Clergy Rally with Home Care Workers to Support Fair Pay

Home care worker Anna Couch standing next to a sign in support of her fellow New York providers. Photo Credit: Shirley Alvarez


New York City faith leaders and homecare workers gathered to support the fight for a wage increase for people who care for the elderly and disabled this Thursday, at the 1199SEIU headquarters in Manhattan.

Anna Couch, a home care worker for 19 years, wants home health aides to be paid what they are worth. As she said in Spanish, “We deserve a permanent salary. We have been working on this for years, and they don’t pay us as they should.” She went on to say, “We have to pay rent, medicines, transportation, and food, and what they are paying us is not enough.”

During the COVID-19 outbreak, the U.S. government increased unemployment and gave taxpayers stimulus checks; some companies gave bonuses to their workers to thank them for their work during the challenging time.

Although this money prevented much hardship, Couch demands something more. “We want to be included in this year’s budget. So, we are asking for $20 or more per hour so that we can be calmer about paying for a roof,” said Couch, who at the moment makes $15 per hour, the minimum wage in New York City.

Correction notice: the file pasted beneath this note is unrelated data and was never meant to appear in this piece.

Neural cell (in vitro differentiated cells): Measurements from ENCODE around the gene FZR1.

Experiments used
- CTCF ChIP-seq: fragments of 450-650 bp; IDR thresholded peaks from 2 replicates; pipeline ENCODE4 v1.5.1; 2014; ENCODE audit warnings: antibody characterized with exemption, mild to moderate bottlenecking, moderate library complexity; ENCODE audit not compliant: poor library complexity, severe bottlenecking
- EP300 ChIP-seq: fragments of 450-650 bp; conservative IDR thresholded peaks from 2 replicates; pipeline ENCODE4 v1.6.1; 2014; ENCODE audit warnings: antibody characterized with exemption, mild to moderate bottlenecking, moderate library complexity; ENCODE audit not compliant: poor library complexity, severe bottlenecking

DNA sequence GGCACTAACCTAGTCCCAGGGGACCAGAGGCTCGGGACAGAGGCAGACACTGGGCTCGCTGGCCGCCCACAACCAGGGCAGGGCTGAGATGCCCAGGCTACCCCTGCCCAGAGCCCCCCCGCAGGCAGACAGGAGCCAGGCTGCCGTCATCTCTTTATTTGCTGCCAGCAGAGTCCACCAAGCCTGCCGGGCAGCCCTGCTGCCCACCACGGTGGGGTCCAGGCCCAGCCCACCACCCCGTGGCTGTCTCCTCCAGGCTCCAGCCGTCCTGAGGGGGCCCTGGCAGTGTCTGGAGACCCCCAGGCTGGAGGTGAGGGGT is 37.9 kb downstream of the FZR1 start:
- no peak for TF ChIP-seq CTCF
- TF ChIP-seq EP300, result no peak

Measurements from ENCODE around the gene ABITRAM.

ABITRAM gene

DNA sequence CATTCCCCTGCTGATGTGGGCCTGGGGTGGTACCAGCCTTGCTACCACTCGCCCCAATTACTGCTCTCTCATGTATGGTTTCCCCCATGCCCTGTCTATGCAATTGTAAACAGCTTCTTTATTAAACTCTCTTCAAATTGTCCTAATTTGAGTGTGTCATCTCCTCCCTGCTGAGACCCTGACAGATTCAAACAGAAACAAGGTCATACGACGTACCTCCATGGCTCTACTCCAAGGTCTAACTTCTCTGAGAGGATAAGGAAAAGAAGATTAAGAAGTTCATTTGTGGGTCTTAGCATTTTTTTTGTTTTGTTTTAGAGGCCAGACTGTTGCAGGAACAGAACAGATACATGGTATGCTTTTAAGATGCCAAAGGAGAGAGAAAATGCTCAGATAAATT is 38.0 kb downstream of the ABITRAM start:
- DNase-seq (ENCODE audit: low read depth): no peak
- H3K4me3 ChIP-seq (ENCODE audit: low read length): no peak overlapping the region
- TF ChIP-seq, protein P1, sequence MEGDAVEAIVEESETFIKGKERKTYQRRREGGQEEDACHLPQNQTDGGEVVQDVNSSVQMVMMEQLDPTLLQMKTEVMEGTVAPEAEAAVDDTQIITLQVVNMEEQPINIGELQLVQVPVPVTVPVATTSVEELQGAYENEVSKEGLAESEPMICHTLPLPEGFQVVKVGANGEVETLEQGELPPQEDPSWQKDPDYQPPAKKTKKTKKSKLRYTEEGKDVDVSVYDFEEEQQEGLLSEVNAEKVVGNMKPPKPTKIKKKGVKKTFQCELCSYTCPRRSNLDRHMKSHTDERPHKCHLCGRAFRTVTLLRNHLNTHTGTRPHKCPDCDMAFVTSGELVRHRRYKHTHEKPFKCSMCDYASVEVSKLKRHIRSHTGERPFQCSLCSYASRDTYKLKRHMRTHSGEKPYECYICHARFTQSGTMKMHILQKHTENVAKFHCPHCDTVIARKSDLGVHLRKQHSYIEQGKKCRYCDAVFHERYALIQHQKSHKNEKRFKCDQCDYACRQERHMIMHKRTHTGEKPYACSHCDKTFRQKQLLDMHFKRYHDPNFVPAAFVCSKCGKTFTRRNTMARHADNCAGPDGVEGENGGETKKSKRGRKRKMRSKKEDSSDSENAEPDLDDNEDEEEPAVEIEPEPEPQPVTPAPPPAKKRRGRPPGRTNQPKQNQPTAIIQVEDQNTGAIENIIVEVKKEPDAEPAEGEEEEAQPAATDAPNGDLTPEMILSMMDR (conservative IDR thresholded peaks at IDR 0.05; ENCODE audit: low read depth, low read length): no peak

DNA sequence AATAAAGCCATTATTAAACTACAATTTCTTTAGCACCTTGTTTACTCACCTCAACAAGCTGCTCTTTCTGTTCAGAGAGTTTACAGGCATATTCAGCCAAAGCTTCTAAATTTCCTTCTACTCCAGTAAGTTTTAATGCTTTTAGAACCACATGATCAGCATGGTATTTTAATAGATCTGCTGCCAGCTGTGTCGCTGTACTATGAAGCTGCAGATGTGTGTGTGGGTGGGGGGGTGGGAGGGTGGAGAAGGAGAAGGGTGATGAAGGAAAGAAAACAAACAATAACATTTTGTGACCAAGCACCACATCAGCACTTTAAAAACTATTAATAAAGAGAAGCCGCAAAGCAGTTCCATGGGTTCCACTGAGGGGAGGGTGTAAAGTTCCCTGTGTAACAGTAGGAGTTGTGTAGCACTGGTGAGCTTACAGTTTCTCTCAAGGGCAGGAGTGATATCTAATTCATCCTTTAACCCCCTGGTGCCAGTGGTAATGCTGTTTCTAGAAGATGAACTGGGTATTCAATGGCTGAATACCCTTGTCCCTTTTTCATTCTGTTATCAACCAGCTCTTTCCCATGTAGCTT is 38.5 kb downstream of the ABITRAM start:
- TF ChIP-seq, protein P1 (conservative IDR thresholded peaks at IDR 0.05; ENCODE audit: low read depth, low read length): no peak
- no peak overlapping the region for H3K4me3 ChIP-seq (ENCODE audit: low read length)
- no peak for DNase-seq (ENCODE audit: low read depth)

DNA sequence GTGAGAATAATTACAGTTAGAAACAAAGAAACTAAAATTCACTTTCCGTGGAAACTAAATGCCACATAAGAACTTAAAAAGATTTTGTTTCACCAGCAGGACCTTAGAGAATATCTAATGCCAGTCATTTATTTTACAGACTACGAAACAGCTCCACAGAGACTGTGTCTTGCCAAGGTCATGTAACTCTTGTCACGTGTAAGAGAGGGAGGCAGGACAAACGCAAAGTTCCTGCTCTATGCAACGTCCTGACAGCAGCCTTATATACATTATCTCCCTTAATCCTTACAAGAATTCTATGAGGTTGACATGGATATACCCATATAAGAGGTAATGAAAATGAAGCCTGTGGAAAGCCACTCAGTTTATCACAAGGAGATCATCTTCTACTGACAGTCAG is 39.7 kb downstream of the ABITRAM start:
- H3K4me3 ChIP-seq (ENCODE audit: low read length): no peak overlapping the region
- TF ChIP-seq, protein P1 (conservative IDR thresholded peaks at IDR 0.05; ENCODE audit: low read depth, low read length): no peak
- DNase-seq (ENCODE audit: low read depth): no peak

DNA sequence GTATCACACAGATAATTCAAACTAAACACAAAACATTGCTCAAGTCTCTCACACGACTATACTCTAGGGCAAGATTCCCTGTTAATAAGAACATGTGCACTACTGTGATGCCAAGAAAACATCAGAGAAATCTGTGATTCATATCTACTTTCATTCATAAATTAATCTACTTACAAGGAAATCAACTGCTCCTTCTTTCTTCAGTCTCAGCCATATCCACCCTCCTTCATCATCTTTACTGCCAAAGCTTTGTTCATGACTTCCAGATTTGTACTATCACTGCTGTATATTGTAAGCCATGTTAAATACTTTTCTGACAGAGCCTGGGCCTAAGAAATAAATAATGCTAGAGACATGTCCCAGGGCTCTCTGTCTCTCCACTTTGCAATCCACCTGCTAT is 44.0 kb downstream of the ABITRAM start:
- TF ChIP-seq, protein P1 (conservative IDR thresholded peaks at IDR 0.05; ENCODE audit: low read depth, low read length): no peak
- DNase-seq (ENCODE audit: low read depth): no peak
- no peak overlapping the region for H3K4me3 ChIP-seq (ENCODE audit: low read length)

In every religion caring for one another is one of the strongest pillars. NYC clergy members showed their support through prayers and blessings. “I’m here to support you financially and spiritually,” were the words of community activist and Imam Shahbaz Ahmad Chishti, an Islamic prayer leader. 

Executive Director at New York State Council of Churches, the Reverend Peter Cook, said that his parents were at an age where they needed assistive care. “They want to stay in their homes. But when the very people who can make this path possible are not paid a living wage, it’s an injustice to our parents and to the people who care for them,” said Rev. Cook.

Rabbi Guy Austrian addressed an emotional prayer to the workers. “We ask your blessing on those in need of care and on those who give care,” Austrian said as he finished his prayer.

These community activists and workers also addressed words to New York State’s first female governor, Kathy Hochul. “We are all women here, mostly women of color. So how could you stand up to be proud to be the first governor of New York who is a woman and not fund fair pay for homeworkers?” said Bobbie Sackman, campaign leader at N.Y. Caring Majority.

“One of these days, it will be her turn, and she’ll need us. So, I hope she thinks this through and keeps it in the back of her mind,” said Couch.